How to Conduct a Confidential Executive Job Search While Employed

Image designed by Pressfoto - Freepik.com

Image designed by Pressfoto – Freepik.com

According to the US Department of Labor, about 2 million Americans quit their jobs every year. And while these statistics are typically lower for executive-level employees, more and more senior-level team members are looking for new opportunities outside their current roles.

Whether this is because you’re seeking new responsibilities, higher pay, you’re dissatisfied with some aspect of your company, or you’re just looking for a change, it’s important to conduct your job search with discretion. Speculation that you’re seeking new positions can lead to your company making plans to let you go prematurely.

To avoid this situation, follow these tips to conduct an executive-level job search with due diligence and etiquette:

  1. Only involve the most critical people in your job search. A majority of new career opportunities are uncovered through personal networks, but be selective when reaching out to your connections. When you’re conducting this search, you should have a very specific idea of the type of position that you would want. Only reach out to those people that have a pathway to that type of position.

Tailor your messages to each specific person, and make sure to let them know that your job search is confidential and that you appreciate their discretion. If you involve professional recruiters in your search, consider providing a list of employers you’d like to avoid if you think word may spread about your career pursuits.

  1. Don’t job search on company time. Besides this being a dishonest and borderline unethical practice, suspicion can be raised if your productivity or level of engagement drops. In today’s technical age, it’s easy to track email, search engine queries, and telephone calls that are conducted with company property.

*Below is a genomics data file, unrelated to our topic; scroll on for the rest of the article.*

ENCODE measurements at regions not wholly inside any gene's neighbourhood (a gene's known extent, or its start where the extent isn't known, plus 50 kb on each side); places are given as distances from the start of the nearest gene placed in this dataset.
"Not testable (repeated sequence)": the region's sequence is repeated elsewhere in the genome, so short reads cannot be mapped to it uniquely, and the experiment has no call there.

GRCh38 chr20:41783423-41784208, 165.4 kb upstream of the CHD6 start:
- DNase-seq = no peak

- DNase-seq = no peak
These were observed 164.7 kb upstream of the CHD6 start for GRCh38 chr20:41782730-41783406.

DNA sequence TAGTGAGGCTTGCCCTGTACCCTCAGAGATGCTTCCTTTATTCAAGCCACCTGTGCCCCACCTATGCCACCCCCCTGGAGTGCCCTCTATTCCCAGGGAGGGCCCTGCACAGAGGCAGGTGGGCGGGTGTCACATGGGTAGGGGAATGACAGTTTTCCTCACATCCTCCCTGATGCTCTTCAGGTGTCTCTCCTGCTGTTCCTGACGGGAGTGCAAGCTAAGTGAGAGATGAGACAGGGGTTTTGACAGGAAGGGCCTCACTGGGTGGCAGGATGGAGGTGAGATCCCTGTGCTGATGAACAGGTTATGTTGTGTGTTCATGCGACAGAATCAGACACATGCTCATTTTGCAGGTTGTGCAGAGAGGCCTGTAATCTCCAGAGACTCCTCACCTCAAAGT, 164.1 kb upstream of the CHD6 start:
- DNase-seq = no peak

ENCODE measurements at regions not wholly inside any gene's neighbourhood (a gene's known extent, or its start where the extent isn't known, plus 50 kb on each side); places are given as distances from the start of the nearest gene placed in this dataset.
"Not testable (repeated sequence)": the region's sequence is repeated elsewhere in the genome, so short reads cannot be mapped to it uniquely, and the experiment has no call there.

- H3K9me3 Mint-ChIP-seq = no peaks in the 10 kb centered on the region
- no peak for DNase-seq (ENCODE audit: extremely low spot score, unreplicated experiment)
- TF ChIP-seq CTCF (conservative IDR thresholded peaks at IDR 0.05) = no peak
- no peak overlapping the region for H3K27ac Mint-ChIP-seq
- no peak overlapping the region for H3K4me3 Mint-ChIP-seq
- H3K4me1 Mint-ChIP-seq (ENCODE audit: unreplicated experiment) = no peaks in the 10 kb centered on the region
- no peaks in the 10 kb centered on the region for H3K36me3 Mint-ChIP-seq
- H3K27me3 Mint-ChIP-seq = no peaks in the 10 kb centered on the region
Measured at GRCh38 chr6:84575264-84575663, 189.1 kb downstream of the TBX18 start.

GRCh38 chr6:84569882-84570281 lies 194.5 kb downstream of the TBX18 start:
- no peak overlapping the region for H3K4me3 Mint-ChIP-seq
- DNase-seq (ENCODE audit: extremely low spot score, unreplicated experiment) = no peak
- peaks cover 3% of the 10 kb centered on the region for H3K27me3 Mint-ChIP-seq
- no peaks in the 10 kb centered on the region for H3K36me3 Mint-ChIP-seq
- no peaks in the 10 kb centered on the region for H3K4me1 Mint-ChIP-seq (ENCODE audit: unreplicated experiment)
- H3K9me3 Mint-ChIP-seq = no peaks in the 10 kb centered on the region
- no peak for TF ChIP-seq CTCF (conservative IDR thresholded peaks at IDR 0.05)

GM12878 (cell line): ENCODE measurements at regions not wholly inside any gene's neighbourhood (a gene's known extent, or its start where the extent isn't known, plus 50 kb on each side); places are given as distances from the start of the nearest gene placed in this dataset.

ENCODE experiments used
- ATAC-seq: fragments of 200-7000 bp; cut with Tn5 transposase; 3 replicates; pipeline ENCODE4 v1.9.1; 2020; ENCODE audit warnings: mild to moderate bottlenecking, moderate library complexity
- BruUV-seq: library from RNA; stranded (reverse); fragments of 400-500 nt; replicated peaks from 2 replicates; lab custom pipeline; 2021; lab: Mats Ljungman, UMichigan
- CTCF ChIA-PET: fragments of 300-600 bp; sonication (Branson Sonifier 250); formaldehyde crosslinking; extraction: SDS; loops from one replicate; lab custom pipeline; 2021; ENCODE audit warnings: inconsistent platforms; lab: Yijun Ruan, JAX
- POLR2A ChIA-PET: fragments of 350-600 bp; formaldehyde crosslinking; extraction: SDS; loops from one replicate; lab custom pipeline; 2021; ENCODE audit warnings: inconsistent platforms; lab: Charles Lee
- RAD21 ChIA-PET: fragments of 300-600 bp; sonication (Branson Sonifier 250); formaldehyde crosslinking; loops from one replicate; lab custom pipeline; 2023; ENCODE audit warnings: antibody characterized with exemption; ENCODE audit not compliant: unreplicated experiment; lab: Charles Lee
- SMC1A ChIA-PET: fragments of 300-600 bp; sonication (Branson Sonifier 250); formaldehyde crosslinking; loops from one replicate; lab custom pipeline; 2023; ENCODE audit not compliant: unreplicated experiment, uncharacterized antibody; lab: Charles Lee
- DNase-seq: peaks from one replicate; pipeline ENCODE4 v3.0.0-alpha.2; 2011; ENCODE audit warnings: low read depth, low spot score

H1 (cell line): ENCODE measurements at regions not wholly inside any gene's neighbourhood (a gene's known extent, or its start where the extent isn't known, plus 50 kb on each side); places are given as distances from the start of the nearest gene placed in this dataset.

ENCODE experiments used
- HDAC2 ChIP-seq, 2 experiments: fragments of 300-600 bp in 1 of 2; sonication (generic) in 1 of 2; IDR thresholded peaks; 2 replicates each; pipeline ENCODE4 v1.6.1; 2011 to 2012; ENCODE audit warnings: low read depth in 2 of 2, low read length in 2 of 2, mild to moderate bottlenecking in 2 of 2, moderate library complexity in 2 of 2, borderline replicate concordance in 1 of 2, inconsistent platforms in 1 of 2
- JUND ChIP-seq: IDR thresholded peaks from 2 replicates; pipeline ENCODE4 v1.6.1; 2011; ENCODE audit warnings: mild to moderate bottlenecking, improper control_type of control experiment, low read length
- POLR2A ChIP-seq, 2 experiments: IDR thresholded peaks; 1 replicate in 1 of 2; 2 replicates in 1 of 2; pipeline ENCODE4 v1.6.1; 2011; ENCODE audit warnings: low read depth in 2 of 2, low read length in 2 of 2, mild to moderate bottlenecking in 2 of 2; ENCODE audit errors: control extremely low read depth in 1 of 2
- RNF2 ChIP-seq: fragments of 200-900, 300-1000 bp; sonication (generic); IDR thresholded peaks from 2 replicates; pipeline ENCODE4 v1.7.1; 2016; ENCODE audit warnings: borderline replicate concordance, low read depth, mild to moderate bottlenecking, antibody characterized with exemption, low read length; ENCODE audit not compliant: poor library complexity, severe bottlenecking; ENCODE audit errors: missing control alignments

Moreover, if potential employers realize that you’re using company time to look for a new opportunity, they may assume you’re a time thief and that you would just as soon do the same thing to them. It’s better to be safe than sorry, and to use your personal time to pursue new careers.

  1. Create a limited-view resume. This is especially important if you upload your resume anywhere online. Remember to remove any personal identifiers, and replace your name with “confidential candidate.” Additionally, remove any product or market-specific keywords that could accidentally identify your current employer, as these could come up in alerts or searches for your company.

As with recruiters or connections that you reach out to, make it clear in your resume and cover letter that you are conducting a confidential search.

  1. Commit to “finishing strong.” Don’t let your performance or attitude slump when you start looking for new opportunities. View your last few weeks and months as a chance to leave a strong legacy, and to ensure that you’re not burning bridges when you leave your current position.

Executives didn’t get to where they are by being cavalier and careless in their professional pursuits. Handle yourself with the same savvy and professionalism that you use in your current job when it comes to looking for new opportunities. By using these tips to conducting a confidential job search, you’ll ensure that you leave your old company on a good note and you start your new role in the best position possible.

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